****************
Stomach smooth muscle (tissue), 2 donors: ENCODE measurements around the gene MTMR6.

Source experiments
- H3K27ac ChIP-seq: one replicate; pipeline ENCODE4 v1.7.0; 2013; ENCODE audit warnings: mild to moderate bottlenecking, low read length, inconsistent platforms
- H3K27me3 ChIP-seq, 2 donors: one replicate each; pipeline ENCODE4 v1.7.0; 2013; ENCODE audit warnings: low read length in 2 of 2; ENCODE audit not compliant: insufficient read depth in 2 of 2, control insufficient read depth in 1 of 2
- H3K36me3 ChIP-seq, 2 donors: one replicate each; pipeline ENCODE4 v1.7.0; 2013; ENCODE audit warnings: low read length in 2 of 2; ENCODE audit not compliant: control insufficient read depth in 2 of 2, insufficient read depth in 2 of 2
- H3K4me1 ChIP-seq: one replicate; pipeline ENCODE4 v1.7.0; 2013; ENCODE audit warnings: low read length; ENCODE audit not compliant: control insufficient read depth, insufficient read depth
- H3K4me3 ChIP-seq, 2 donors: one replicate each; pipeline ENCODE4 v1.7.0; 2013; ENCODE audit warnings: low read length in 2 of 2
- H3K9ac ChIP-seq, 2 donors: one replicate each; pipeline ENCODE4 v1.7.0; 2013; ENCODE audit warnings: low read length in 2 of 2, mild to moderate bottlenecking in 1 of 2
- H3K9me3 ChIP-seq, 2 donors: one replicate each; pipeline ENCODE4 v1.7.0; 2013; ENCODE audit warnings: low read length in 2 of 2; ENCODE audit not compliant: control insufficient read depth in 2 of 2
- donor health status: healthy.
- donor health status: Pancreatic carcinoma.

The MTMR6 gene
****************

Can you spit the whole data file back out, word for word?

Stomach smooth muscle (tissue), 2 donors: ENCODE measurements around the gene MTMR6.

Source experiments
- H3K27ac ChIP-seq: one replicate; pipeline ENCODE4 v1.7.0; 2013; ENCODE audit warnings: mild to moderate bottlenecking, low read length, inconsistent platforms
- H3K27me3 ChIP-seq, 2 donors: one replicate each; pipeline ENCODE4 v1.7.0; 2013; ENCODE audit warnings: low read length in 2 of 2; ENCODE audit not compliant: insufficient read depth in 2 of 2, control insufficient read depth in 1 of 2
- H3K36me3 ChIP-seq, 2 donors: one replicate each; pipeline ENCODE4 v1.7.0; 2013; ENCODE audit warnings: low read length in 2 of 2; ENCODE audit not compliant: control insufficient read depth in 2 of 2, insufficient read depth in 2 of 2
- H3K4me1 ChIP-seq: one replicate; pipeline ENCODE4 v1.7.0; 2013; ENCODE audit warnings: low read length; ENCODE audit not compliant: control insufficient read depth, insufficient read depth
- H3K4me3 ChIP-seq, 2 donors: one replicate each; pipeline ENCODE4 v1.7.0; 2013; ENCODE audit warnings: low read length in 2 of 2
- H3K9ac ChIP-seq, 2 donors: one replicate each; pipeline ENCODE4 v1.7.0; 2013; ENCODE audit warnings: low read length in 2 of 2, mild to moderate bottlenecking in 1 of 2
- H3K9me3 ChIP-seq, 2 donors: one replicate each; pipeline ENCODE4 v1.7.0; 2013; ENCODE audit warnings: low read length in 2 of 2; ENCODE audit not compliant: control insufficient read depth in 2 of 2
- donor health status: healthy.
- donor health status: Pancreatic carcinoma.

The MTMR6 gene